Actually, there are a number of steps that must occur in the evolution of animals (some of which also occur in plants).  Another big development is meiosis which I don't believe occur in amoebas or protozoa, but can occur in fungi, as well as plants. 

So, perhaps the development is:

Single Celled Organisms --> non-photosynthesizing fungi --> animals
Single Celled Organisms --> non-photosynthesizing fungi --> lichens (fungi/cyano bacteria symbiosis) --> endosymbiosis --> plants.

Apparently fungi also produce chitin which is found in invertebrate shells.

Additional development in multicellular organisms would require cell specialization, as well as nutrient delivery to interior cells. 

Getting to something vaguely resembling animals would have taken many more steps, each developing somewhat independently.
  • Eukaryotes and Mitochondria
  • Multi Cellular
  • Meiosis
  • Cell specialization
  • Skin
  • Circulatory System.
  • Some kind of a shell or skeleton
  • Arms, Legs, Mouth, etc
Anyway, so it is not an overnight thing.  One day there wouldn't be a world without animals, and animals the next, but there are cumulative small changes leading to what we recognize as animals.
« Last Edit: 10/01/2015 09:00:57 by CliffordK »
 

Offline dlorde

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Re: How did animals first begin to move?
« Reply #3 on: 10/01/2015 09:46:36 »
Even today there is a huge range of creatures that have what we'd see as transitional forms and lifestyles - single-cell creatures that can form co-operative assemblies, motile larval stages with anchored mature stages, and so-on.

I can envision loose assemblies of single-cell creatures on tidal shores (rock pools, etc), that gain advantage by literally sticking together, that may occasionally be torn loose by wave action, forming free-floating colonies. Here there would be a dual selective pressure, in one direction for increased adhesion to the rocks, and on the other for survival when free-floating, which would be enhanced by some degree of control (as in cnidarians and ctenophores, i.e.'jellies') to rise & fall in the water column on a daily cycle (to find food and avoid predators).

Similar selection pressures would apply to static creatures loosely 'rooted' in shoreline sands where wave action might dislodge them - in one direction for deeper embedding, and in another direction for free-floating survival in the benthic zone.

In each case, some control of attitude and depth would be an advantage for the free-floating form, leading to differentiation and specialisation of cells for various purposes.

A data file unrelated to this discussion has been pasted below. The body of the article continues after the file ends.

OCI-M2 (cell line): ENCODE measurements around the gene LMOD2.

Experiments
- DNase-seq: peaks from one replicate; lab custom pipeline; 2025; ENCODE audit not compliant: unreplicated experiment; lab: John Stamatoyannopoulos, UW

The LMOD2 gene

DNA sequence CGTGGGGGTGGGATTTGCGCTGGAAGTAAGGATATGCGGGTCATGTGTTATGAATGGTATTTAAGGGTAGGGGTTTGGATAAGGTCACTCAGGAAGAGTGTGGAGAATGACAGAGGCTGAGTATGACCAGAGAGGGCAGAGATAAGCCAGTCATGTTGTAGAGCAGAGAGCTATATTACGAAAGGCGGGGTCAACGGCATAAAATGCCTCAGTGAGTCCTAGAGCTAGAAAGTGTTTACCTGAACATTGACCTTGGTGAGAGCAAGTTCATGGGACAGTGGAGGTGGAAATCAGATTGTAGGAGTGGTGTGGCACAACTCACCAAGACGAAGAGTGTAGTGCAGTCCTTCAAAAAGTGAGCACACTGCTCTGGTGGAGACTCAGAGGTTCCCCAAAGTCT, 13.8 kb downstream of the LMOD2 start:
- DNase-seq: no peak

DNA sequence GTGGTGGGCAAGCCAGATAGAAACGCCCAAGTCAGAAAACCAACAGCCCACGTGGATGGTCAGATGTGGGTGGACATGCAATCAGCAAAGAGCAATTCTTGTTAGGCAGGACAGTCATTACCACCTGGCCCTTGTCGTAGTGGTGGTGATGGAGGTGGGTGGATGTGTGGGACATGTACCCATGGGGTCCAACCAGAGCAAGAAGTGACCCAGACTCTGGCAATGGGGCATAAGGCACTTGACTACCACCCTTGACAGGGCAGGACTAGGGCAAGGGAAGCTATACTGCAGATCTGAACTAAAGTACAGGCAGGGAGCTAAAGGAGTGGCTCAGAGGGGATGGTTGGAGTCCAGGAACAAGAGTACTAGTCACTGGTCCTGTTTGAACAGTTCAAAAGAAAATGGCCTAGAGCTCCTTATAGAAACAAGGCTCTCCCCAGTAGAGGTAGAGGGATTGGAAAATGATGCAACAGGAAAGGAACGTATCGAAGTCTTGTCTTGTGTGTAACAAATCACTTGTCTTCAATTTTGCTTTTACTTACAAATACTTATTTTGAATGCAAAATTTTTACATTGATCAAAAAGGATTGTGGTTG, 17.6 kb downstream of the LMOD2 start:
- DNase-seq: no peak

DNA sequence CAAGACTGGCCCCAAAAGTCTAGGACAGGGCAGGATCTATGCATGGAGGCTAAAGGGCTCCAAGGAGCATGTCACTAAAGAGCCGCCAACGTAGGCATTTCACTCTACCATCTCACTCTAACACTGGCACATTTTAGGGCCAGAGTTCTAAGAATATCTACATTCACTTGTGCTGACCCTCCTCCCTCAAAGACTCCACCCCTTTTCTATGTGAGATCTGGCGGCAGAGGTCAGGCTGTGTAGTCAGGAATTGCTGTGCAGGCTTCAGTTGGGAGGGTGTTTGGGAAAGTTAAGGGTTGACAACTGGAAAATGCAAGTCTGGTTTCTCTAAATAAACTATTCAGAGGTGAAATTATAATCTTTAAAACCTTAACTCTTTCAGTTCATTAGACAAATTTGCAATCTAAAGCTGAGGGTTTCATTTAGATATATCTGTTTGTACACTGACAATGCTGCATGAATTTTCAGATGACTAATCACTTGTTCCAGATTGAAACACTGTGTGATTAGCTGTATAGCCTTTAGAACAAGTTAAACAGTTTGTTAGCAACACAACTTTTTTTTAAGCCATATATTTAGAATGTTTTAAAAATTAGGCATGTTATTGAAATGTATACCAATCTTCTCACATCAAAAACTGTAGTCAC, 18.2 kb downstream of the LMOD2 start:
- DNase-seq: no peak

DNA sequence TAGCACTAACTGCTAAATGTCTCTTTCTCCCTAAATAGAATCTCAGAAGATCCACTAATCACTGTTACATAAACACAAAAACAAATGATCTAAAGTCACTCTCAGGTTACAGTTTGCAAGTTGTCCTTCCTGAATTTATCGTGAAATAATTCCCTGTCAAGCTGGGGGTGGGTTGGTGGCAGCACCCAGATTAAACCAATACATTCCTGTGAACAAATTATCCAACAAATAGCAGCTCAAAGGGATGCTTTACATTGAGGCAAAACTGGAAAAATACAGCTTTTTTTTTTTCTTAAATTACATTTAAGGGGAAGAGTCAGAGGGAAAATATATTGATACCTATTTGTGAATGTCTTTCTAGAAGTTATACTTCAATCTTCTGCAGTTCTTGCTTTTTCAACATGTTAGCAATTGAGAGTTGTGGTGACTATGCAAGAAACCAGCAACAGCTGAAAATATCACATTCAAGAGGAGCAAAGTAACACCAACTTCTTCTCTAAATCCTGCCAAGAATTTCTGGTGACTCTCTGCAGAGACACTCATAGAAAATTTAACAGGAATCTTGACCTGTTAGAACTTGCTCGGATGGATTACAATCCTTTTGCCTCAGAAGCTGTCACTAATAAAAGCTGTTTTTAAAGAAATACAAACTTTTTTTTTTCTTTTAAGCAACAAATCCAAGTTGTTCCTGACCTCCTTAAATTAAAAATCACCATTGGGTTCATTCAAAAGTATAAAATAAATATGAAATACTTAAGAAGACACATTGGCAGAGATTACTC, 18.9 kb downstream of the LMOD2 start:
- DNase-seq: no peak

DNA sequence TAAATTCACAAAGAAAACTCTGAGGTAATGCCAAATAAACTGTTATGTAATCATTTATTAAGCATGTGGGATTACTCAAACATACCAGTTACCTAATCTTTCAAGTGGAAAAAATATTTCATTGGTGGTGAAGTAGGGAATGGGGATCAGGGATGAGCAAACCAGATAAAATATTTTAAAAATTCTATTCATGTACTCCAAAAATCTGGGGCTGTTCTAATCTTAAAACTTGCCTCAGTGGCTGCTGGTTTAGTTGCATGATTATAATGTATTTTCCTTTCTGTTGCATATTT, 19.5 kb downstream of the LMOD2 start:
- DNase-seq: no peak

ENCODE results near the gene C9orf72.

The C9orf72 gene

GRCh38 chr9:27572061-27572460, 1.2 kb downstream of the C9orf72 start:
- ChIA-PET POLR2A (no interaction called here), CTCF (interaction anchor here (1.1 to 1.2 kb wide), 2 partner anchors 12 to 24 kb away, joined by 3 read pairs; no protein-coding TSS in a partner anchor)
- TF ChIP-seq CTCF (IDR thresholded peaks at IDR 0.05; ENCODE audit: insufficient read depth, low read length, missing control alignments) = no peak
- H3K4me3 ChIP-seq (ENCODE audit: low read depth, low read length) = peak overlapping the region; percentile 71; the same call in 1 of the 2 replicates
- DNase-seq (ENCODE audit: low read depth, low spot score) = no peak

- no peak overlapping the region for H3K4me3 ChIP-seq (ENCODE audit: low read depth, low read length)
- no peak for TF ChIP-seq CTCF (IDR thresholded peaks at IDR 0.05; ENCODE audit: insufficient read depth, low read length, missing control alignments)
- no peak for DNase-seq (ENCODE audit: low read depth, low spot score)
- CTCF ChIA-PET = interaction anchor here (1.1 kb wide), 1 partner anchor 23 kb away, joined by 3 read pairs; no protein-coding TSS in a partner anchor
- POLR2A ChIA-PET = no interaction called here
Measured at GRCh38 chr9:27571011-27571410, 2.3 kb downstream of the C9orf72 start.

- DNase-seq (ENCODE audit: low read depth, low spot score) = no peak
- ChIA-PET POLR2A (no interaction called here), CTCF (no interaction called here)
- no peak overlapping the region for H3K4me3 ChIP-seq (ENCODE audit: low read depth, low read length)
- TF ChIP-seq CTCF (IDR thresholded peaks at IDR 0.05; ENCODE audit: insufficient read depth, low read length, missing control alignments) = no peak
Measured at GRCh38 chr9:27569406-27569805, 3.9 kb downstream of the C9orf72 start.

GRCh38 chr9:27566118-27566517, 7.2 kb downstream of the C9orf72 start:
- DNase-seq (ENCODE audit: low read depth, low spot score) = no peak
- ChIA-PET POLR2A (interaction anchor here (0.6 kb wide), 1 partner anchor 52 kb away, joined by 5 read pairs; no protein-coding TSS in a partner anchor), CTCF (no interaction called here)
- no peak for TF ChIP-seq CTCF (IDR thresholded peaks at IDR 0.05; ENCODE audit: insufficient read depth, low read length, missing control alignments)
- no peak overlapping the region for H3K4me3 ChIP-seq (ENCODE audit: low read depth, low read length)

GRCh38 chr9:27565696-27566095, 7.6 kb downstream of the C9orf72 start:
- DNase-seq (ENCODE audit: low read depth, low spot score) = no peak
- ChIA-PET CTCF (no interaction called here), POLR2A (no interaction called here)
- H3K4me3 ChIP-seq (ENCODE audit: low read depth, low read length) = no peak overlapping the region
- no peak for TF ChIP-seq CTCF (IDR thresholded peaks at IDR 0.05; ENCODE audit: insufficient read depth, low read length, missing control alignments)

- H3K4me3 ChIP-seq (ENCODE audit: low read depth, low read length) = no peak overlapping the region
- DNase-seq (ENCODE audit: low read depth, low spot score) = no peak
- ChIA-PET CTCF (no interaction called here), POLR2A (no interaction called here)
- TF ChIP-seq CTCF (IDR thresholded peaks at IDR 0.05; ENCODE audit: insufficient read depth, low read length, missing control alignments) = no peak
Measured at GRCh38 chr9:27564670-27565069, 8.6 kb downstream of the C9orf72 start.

Offline cheryl j

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Re: How did animals first begin to move?
« Reply #4 on: 12/01/2015 03:17:19 »
The interesting thing about chemotaxis in bacteria is that it has an objective - moving towards higher levels of nutrients and away from toxins. Clockwise rotation of flagella makes the bacterium twiddle, or change direction, and counter clockwise rotation causes it to move in a strait path. In order to move towards or away from a gradient, the bacteria has to have a way of recording and comparing two measurements, since it's not the absolute concentration that matters but the change in it. In other words, it has to have  a kind of memory, short as it may be, but a form of memory none the less.

http://en.wikipedia.org/wiki/Chemotaxis (see receptor regulation)
http://www.ncbi.nlm.nih.gov/pubmed/19747082
 

Offline CliffordK

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Re: How did animals first begin to move?
« Reply #5 on: 12/01/2015 05:38:10 »
I will say that the evolutionary pressures on the organisms that photosynthesize, and those that don't may be extremely different.

A tree benefits from spreading its seeds far and wide, but derives very little benefit from moving to a sunnier location.  However, it does benefit from growing taller than its neighbors, and thus a strong root system.  Roots also give it access to nutrients, and strong roots prevent damage to the nutrient supply from nature, or herbivores (which, of course evolved later).

Decomposers, and herbivores benefit from getting to as many plants as possible, and thus mobility. 

So, while to a large extent animals evolved to move, plants evolved to stay in one place (only spreading their seeds far and wide).
 

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Re: How did animals first begin to move?
« Reply #5 on: 12/01/2015 05:38:10 »